S2: BIO Topic Session (1 day)
Mechanisms that regulate North Pacific ecosystems: Bottom up, top down, or something else?
Co-Convenors: Douglas DeMaster, George L. Hunt, Jr. (U.S.A.), Michio J. Kishi (Japan), Jeffrey M. Napp (U.S.A.) and Andrew Trites (Canada)
Within the PICES region, dramatic changes have
been observed in the past 50 years in the structure and function
of marine ecosystems. In an effort to understand what caused these
changes, various hypotheses have been proposed as controlling mechanisms
for entire ecosystems or for particular components of the ecosystems
(e.g. fish stocks and apex predators). Each of the hypotheses
(e.g., Trophic Cascade, Oscillating Control, Nutritional
Stress and Regime Shift), has at its core, a fundamental assumption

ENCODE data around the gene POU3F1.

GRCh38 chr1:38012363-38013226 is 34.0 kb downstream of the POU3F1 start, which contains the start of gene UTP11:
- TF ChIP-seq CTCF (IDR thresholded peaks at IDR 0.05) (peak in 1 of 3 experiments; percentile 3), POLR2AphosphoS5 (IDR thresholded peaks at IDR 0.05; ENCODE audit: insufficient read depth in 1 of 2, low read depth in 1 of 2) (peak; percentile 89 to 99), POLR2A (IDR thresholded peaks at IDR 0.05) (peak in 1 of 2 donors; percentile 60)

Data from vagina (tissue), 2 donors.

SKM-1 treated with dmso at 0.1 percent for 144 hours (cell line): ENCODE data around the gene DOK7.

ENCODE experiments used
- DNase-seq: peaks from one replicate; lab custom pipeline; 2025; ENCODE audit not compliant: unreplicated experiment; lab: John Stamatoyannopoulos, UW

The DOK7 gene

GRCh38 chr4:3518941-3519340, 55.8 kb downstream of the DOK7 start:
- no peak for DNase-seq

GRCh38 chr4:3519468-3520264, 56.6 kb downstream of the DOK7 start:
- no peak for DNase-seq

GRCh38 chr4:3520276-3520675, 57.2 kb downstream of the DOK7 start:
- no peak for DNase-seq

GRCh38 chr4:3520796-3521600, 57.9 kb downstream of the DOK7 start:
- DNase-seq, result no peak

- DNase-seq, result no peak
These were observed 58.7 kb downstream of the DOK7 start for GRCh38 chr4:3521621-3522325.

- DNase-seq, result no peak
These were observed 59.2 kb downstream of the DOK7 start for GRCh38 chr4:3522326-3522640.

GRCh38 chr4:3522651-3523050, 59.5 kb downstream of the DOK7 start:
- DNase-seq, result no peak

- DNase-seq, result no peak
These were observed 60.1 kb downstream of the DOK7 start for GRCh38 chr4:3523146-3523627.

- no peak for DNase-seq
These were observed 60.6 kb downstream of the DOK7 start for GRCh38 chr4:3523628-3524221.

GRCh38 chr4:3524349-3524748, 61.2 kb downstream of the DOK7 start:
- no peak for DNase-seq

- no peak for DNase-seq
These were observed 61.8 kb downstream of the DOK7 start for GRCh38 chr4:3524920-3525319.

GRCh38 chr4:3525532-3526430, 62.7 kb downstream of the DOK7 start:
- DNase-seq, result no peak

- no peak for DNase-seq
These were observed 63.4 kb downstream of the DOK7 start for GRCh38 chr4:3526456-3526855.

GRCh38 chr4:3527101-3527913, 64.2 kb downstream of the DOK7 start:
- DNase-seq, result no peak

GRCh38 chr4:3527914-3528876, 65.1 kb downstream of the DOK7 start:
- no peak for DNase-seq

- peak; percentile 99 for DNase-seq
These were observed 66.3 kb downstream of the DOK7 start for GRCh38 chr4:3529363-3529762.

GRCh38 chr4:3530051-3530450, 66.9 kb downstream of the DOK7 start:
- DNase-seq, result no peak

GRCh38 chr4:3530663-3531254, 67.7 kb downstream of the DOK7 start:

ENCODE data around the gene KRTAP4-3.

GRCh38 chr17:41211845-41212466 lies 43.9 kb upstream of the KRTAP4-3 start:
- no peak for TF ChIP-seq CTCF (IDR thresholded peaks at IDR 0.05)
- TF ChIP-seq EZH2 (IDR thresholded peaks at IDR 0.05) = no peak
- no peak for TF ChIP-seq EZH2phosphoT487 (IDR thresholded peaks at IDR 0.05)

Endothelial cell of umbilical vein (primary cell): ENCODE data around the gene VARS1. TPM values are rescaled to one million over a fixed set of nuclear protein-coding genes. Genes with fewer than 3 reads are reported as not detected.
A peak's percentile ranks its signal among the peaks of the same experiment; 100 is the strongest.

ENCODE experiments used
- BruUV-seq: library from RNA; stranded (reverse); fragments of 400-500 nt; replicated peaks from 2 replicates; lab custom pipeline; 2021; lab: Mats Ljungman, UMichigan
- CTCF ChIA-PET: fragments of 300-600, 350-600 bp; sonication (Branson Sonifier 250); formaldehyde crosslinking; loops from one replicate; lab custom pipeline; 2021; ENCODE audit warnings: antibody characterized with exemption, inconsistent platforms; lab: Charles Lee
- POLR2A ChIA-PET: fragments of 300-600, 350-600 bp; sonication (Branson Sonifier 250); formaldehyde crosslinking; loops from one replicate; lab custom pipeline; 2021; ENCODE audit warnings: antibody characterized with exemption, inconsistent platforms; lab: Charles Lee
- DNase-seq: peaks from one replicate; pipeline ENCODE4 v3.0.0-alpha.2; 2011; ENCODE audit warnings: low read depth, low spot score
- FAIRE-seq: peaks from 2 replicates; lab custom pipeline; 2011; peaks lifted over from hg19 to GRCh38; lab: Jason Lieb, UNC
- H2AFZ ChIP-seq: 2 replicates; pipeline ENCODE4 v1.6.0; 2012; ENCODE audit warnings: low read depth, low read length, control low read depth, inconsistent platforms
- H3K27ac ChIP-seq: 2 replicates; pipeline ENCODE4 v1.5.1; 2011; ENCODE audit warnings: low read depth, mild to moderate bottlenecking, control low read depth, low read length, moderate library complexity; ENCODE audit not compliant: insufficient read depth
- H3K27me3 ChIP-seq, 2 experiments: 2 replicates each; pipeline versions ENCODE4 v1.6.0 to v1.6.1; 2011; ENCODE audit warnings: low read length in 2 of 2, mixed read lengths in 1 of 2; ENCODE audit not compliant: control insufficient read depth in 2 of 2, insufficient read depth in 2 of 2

that control is the result of bottom-up, top-down, or a wasp waist
trophic pyramid restriction. Is it really that simple? Are these
hypotheses testable? Will they lead us to a predictive capability?
This session will critically examine these hypotheses, as applied
to ecosystems and important marine populations from the western
and eastern North Pacific Ocean. The goal is to review, based on
observations and model results, the basic assumption (source of
control), and to evaluate the strength and weaknesses of the individual
hypotheses. The session will also discuss how the different control
mechanisms might affect the ability of managers to maintain sustainable
fisheries in the region. The possibility of publishing the results
in a special issue of a leading international journal will be explored.